The University of Houston continues to make significant progress on its trek toward Tier One status. UH President Renu Khator illustrated this point during Tuesday's UH System Board of Regents quarterly meeting. Since her arrival in 2008, UH has reached several milestones that have helped it move closer toward its Tier One goals. Among the accomplishments she cited for the board are:
- - Recruiting five members of the National Academy of Sciences.
- - A record enrollment of 37,000 students during fall 2009
- - The creation of the UH Energy Research Park
- - Earning a Carnegie Foundation designation as a Community-Engaged Institution
- - Increased media visibility, including national coverage focused on Don Van Nieuwenhuise discussing the BP oil spill.
- - An increase in post-doctoral appointments from 111 to 185.
- - A growing campus comprised of 120 buildings.
Complimenting these accomplishments, Stuart Long, interim UH vice president for research, presented the board with details on the increases in research awards and expenditures. As of July 2010, UH's awards totaled $110 million (a 9 percent increase from 2009) and expenditures totaled 78.8 million (a 12 percent increase from 2009).
Also on the rise are graduation rates. Elaine Charlson, executive associate vice president for academic and faculty affairs, discussed Project 549. The program identified 549 students who first enrolled as freshmen in 2004. These students had not graduated but had enough hours to do so. Advisers then contacted these students to provide information and guidance to help them graduate. Of these 549 students, 268 graduated in 2009.
"The interesting thing was that the graduation rate of this class increased from 36.3 percent to 45.1 percent," Charlson said. "We've learned from this. We're not waiting until the end to address the issue of helping them graduate. We will work with them from the day they begin as freshmen until their senior years."
The board applauded this effort and also provided support for another valuable resource for students. It unanimously approved a 100,000-square-foot addition to the University Center (UC).
Budgeted at $44.2 million, this new facility will be adjacent to the UC at the site currently occupied by Lot 1E.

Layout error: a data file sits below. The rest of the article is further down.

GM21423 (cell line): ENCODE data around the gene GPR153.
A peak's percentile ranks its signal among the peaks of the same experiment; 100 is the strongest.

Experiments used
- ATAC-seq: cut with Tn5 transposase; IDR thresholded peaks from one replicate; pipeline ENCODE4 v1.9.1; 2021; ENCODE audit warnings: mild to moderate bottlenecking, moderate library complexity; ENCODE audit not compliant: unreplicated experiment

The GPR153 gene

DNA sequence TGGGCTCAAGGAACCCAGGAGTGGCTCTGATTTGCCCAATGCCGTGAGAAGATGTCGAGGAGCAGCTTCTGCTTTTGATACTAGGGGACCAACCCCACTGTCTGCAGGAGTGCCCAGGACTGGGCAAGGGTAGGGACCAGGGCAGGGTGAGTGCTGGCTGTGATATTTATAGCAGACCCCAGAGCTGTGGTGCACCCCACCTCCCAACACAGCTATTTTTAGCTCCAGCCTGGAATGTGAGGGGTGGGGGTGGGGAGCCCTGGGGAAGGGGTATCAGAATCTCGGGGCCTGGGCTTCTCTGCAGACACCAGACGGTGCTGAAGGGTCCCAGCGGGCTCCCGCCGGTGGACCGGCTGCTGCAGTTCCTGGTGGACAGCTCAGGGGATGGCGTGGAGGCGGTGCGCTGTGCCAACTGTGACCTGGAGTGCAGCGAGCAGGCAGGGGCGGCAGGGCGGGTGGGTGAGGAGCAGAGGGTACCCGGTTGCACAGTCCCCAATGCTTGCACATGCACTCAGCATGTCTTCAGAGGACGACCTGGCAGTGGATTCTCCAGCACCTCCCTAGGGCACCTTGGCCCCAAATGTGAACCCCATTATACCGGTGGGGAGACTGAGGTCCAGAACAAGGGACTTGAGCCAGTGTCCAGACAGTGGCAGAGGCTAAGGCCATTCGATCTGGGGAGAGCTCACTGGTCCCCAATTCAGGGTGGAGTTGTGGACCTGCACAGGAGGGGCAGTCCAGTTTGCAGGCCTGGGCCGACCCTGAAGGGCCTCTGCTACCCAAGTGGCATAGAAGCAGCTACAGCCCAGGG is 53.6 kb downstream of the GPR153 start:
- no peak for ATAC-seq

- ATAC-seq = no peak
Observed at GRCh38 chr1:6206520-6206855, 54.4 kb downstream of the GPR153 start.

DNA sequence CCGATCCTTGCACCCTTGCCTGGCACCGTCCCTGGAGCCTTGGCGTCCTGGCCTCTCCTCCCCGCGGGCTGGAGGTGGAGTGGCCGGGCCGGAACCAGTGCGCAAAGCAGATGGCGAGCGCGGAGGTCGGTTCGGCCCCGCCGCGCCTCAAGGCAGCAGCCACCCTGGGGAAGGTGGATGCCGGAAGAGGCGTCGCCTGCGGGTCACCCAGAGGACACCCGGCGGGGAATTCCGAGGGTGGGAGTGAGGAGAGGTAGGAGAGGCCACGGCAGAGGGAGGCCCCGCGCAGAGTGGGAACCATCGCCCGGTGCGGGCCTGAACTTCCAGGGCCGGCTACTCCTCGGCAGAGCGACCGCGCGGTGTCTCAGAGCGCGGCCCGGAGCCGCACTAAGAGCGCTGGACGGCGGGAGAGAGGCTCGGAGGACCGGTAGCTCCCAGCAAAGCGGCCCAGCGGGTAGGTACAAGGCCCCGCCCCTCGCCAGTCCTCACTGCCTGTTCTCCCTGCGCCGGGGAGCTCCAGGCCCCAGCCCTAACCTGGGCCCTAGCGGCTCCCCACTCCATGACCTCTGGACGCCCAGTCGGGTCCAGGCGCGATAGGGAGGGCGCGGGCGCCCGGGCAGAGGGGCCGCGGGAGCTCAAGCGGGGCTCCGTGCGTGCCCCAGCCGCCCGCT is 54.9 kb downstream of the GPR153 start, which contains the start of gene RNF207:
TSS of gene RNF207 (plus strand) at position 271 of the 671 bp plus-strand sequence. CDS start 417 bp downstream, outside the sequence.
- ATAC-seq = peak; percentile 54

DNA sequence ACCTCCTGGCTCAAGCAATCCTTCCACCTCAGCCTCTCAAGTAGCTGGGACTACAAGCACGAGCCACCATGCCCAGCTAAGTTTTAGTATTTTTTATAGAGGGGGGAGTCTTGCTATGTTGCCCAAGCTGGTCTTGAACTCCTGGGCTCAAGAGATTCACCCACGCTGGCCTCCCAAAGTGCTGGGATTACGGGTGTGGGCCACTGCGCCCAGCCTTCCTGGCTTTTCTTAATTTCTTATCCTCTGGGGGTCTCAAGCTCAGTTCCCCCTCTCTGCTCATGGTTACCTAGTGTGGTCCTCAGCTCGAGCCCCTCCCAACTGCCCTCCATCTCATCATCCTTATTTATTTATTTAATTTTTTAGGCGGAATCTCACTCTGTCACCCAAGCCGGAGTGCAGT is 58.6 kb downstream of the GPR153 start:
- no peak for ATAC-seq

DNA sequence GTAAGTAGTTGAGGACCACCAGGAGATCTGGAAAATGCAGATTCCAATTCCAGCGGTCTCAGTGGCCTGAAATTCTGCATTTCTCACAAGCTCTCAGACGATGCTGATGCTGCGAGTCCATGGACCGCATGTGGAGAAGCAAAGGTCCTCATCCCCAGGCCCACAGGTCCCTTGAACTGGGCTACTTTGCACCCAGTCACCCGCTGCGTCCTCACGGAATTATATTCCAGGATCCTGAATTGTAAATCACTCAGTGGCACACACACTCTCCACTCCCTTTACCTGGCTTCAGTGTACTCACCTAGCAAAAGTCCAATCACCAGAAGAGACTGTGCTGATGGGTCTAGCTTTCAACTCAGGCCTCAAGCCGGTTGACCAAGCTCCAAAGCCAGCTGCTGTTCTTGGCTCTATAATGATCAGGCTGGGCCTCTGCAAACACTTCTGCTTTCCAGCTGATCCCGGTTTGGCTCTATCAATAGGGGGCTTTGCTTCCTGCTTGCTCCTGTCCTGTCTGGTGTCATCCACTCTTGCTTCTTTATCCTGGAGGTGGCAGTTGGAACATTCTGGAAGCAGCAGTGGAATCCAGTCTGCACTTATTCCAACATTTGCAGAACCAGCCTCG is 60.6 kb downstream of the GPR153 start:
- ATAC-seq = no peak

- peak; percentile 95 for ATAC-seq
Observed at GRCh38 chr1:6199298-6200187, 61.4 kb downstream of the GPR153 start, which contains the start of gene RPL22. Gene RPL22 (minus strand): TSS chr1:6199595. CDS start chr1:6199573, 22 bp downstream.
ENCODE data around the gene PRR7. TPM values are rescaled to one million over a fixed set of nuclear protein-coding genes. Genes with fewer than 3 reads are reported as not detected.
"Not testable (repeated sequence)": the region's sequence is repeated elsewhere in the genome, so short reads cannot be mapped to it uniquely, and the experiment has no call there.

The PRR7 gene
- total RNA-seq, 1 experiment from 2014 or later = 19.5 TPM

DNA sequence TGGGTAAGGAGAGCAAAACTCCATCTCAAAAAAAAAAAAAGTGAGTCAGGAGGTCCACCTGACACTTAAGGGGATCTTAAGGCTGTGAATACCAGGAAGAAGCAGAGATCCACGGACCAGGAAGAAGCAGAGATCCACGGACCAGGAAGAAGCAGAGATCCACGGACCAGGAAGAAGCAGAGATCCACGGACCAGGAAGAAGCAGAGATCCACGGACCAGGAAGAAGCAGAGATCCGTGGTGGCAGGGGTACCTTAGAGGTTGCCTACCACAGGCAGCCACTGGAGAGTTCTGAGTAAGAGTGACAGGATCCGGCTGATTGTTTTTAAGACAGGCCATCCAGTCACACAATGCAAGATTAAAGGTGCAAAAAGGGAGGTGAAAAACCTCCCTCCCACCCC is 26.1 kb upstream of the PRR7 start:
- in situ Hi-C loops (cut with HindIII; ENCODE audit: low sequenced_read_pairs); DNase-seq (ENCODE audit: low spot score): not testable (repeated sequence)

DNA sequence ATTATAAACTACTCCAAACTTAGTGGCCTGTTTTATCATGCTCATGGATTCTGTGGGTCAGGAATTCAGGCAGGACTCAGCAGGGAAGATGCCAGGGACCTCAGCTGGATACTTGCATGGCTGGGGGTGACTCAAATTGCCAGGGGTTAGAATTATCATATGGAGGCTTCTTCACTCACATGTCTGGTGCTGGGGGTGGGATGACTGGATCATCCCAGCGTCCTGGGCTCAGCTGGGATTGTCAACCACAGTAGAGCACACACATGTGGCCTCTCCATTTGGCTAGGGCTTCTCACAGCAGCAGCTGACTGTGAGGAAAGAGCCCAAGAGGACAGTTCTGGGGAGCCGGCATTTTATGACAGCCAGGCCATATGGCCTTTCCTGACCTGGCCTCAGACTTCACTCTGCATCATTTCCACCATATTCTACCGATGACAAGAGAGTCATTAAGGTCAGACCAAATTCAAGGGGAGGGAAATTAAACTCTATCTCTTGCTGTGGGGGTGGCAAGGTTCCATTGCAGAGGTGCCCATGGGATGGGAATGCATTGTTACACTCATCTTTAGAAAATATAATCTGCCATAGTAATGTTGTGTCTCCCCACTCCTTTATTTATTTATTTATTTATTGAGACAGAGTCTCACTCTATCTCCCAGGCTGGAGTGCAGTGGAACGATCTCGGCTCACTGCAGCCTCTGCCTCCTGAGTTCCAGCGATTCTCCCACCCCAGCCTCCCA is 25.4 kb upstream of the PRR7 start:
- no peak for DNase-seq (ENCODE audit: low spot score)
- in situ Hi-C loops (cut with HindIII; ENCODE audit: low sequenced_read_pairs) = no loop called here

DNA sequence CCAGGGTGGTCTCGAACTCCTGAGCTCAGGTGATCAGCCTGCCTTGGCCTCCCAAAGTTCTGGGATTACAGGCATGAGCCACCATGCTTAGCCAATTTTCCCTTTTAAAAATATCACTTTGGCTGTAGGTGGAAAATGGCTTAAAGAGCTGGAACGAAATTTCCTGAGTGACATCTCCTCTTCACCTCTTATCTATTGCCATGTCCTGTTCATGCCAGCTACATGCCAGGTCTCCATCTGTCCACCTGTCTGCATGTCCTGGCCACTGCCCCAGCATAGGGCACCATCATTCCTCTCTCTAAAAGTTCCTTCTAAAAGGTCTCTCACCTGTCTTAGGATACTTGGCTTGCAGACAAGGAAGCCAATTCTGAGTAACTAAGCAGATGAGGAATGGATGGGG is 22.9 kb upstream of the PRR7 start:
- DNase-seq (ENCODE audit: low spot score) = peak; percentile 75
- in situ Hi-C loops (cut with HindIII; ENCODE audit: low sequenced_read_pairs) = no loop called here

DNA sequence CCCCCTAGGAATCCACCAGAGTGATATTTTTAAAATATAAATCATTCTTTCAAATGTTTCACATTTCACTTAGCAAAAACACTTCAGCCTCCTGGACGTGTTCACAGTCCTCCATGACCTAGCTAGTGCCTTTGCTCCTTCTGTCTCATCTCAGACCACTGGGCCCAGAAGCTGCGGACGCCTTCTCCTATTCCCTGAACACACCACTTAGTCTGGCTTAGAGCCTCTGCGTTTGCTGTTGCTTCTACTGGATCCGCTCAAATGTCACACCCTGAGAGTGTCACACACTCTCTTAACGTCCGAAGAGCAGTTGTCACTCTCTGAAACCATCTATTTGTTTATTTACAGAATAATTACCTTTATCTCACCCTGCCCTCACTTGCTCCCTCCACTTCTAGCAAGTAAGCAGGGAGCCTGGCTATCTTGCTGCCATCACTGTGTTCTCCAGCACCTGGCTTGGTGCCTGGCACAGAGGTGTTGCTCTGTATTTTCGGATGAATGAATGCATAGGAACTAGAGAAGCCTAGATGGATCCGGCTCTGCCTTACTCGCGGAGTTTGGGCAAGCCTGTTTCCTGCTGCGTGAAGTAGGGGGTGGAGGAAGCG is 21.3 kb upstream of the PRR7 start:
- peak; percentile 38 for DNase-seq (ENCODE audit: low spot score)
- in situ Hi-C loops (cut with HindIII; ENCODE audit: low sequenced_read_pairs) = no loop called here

Much of the UC's primary infrastructure -- student organizations, retail outlets and dining services -- will relocate into the new building. It also will host a number of new amenities including a theater and meeting spaces.
The construction of this new facility will be phase 1 of a two-part expansion and renovation project for the UC. Upon approval from the board, phase 2 will involve renovating and rehabilitating the existing facility.
Among the enthusiastic supporters of this project was board outgoing chairman Welcome Wilson Sr. Wilson had served three consecutive terms as chair and tirelessly championed UH's drive toward Tier One status. This meeting was his last as chairman.
At the meeting's onset, Wilson was surprised when a group of UH Frontiersman - wearing cowboy hats and dusters - presented him with his own duster with monogram on the back that read "Cougar Maximus." The Frontiersman also delivered a pair of black cowboy boots with the UH logo emblazoned in red.
Khator also expressed her thanks to Wilson for his energy and support and presented him with a hardbound book containing photos from his time as the board's chair.
Also in attendance during this ceremony was Wilson's family.
"In 1947, I was a senior at UH," Wilson said. "I met H.R. Cullen, the founding chairman of the university's Board of Regents. He was a very impressive man. That night, I decided that was what I wanted to be later in life. I didn't want to be mayor. I didn't want to be governor. I didn't want to be president. I wanted to be chairman of the Board of Regents. Sixty years later, I was honored by this board, and it's been a wonderful opportunity."